Overheard in Waitrose: a blog by Chrissie Wells and Kate Downer

Who was it that said an army marches on its stomach? It’s a saying that’s been attributed to no fewer than four figures from history* and that can be applied to society far more expansively than one little maxim suggests. We can learn a huge amount about any society from what and how they choose to eat and drink. And the Waitrose Food and Drink report 2017, covered in both Retail Week and the Guardian this week, delivers some fascinating insights into the UK consumer army. 

Auto-enrolment: the journey has just begun

Almost no government research was published over the election period and summer recess, but now the logjam has finally been broken with a flurry of reports.

As City AM reported today, our latest research for DWP has shown that small and micro-employers are really embracing auto-enrolment.

We explored the experiences and views of 70 small and micro employers and their workers. And we also look at how employees might react to the government’s planned increases to the minimum contribution levels.

Read the full report here:


Work experience at Breaking Blue

To say “I have had work experience at Breaking Blue” doesn’t really do justice to what the company can do for you during your work experience week(s) and what you can do for them. To me, before Breaking Blue, work experience was a time to sit in a job, be surrounded by every-day chores and tasks that were average to a working day. I thought that was a regular experience, however, Breaking Blue have endeavoured to do so much more.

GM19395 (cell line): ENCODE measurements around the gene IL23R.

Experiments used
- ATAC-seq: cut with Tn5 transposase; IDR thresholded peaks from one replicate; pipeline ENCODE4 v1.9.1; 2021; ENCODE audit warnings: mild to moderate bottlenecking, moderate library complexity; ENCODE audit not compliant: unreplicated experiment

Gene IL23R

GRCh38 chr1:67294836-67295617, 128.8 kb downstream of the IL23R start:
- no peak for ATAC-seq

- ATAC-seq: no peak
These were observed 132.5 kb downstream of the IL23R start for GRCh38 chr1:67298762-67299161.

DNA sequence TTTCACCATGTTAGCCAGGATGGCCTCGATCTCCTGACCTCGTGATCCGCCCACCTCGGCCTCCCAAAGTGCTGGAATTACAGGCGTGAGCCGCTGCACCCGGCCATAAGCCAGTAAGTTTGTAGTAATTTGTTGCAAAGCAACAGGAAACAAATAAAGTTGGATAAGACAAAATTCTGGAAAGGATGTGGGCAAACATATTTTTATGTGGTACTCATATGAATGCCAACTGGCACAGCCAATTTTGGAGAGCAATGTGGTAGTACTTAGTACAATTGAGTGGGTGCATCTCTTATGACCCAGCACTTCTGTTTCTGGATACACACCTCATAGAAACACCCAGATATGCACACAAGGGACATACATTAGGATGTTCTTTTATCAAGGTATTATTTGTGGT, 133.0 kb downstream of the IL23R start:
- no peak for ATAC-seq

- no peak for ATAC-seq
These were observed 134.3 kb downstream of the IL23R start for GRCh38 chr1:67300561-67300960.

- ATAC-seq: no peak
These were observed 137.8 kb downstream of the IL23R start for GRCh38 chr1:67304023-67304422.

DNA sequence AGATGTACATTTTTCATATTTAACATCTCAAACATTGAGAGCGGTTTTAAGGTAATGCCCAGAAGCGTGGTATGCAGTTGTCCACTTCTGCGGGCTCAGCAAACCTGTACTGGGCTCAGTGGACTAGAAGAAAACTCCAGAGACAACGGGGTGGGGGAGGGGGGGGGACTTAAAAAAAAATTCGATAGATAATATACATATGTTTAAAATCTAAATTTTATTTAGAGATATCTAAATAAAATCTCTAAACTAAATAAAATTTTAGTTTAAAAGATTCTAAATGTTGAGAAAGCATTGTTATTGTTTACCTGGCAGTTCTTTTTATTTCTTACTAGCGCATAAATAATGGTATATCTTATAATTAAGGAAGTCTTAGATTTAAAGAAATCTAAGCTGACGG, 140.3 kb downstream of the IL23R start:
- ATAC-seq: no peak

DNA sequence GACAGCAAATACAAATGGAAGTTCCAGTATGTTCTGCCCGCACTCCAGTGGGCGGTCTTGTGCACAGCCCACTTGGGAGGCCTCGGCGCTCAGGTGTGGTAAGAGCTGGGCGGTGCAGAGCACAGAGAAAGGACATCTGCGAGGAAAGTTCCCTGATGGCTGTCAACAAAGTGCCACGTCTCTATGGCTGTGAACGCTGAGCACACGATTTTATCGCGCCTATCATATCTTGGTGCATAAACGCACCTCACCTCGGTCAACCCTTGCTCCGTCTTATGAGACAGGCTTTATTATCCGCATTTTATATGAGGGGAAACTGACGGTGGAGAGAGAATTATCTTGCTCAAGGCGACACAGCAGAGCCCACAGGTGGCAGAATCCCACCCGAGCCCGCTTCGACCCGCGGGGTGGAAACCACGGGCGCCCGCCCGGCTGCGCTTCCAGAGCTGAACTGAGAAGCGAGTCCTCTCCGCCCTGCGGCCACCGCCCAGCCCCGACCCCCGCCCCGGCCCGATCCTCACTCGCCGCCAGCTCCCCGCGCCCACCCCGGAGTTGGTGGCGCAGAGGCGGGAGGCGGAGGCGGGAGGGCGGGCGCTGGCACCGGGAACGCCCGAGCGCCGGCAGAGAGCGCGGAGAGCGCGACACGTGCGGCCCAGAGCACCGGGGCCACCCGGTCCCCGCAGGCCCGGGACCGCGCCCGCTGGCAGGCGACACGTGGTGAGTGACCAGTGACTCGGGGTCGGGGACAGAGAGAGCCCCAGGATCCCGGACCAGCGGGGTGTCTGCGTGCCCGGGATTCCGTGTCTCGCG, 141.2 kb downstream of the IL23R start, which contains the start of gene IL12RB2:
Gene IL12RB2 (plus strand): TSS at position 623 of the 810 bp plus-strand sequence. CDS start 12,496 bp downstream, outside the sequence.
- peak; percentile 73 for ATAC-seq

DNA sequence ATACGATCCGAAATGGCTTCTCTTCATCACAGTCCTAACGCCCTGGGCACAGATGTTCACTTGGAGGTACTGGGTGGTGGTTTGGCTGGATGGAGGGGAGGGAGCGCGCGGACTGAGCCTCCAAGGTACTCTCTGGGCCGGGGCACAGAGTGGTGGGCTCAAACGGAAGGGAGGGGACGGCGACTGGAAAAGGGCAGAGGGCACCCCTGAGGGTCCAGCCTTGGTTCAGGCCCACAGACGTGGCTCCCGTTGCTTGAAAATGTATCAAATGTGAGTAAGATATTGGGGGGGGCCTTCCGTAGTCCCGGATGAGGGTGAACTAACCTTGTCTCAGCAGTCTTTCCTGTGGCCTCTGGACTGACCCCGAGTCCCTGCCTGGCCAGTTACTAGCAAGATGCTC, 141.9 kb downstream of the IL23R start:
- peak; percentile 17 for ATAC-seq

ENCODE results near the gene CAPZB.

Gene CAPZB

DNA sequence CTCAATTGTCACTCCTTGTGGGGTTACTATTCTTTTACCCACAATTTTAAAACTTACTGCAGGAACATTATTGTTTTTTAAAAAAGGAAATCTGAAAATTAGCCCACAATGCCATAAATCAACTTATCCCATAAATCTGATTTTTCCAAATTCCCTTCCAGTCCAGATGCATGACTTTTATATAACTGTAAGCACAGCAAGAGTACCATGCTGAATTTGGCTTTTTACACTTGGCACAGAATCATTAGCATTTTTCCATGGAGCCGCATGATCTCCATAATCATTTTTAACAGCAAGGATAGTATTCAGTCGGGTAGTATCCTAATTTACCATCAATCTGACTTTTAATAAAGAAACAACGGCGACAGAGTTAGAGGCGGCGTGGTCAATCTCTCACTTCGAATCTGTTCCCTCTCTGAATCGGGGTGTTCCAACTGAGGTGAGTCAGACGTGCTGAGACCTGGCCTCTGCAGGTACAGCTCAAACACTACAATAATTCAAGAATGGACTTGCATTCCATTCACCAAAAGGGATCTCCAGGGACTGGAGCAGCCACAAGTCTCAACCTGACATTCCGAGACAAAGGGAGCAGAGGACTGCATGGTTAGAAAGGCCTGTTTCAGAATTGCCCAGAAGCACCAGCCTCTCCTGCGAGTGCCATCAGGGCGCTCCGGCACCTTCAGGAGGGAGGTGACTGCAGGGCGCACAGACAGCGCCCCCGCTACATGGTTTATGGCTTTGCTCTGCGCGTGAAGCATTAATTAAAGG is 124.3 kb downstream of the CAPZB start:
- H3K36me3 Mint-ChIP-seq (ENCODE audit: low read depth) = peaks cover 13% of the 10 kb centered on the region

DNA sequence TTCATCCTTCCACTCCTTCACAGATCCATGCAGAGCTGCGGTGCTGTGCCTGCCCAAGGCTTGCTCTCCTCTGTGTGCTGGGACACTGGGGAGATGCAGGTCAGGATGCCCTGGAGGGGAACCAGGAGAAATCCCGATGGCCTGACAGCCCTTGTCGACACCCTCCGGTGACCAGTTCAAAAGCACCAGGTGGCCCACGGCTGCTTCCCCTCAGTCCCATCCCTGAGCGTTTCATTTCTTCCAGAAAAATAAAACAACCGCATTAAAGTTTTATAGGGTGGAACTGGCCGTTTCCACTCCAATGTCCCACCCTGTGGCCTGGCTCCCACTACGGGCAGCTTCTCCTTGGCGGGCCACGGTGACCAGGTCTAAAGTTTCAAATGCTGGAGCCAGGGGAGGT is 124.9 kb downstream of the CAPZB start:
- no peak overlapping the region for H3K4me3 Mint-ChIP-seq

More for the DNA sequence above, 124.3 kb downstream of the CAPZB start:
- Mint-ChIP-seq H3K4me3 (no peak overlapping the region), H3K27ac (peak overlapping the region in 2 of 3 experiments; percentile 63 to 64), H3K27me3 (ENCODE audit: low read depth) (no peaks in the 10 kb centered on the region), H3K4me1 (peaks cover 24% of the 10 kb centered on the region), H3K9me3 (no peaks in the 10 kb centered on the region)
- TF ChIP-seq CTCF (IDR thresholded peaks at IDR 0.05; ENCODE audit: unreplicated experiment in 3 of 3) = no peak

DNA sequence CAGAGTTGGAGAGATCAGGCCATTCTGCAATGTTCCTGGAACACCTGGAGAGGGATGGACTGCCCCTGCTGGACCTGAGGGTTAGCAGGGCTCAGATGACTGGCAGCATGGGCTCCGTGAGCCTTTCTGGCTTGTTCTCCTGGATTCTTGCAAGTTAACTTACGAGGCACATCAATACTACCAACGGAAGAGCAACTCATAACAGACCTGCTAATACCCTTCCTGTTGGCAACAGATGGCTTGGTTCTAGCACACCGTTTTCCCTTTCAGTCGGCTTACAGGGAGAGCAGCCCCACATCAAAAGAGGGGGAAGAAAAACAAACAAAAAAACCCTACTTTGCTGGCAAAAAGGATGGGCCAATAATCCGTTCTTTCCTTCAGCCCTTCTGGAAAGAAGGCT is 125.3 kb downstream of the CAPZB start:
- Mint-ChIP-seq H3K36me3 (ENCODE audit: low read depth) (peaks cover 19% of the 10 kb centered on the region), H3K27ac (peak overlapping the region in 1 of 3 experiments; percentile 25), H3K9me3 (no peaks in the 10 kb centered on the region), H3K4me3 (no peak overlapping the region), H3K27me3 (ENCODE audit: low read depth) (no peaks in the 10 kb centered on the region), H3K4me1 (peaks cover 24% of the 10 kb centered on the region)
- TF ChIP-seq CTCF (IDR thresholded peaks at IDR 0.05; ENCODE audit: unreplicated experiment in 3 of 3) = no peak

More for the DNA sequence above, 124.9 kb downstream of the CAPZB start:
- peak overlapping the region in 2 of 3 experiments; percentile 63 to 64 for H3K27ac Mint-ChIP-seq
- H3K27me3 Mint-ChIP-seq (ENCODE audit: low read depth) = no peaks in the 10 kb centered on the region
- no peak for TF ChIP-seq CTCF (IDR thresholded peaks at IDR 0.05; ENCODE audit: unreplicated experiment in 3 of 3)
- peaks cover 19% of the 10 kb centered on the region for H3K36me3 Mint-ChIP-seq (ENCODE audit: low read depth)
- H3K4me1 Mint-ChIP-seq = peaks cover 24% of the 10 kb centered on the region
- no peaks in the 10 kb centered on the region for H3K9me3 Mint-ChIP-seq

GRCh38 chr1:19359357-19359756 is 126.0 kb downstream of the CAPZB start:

Consumerism in China has come a long way since the initial market policies of the early 1980s. A whole generation has now been born into China’s burgeoning consumer society, and they are departing from the less commercial views of their parents. This generation is shaping China’s development – it is their attitudes and buying habits that will impact on how the West responds to, and works with, China’s growth.

In this presentation, Alison Hulme outlines some of the key trends in China’s consumer market, examining the attitudes behind consumerism in 21st Century; looking at, for example, generational differences in consumerism, the popularity of copycat goods and the reasons behind certain brand messaging successes and failures.

Read ‘Understanding the Chinese consumer in the 21st century’ here.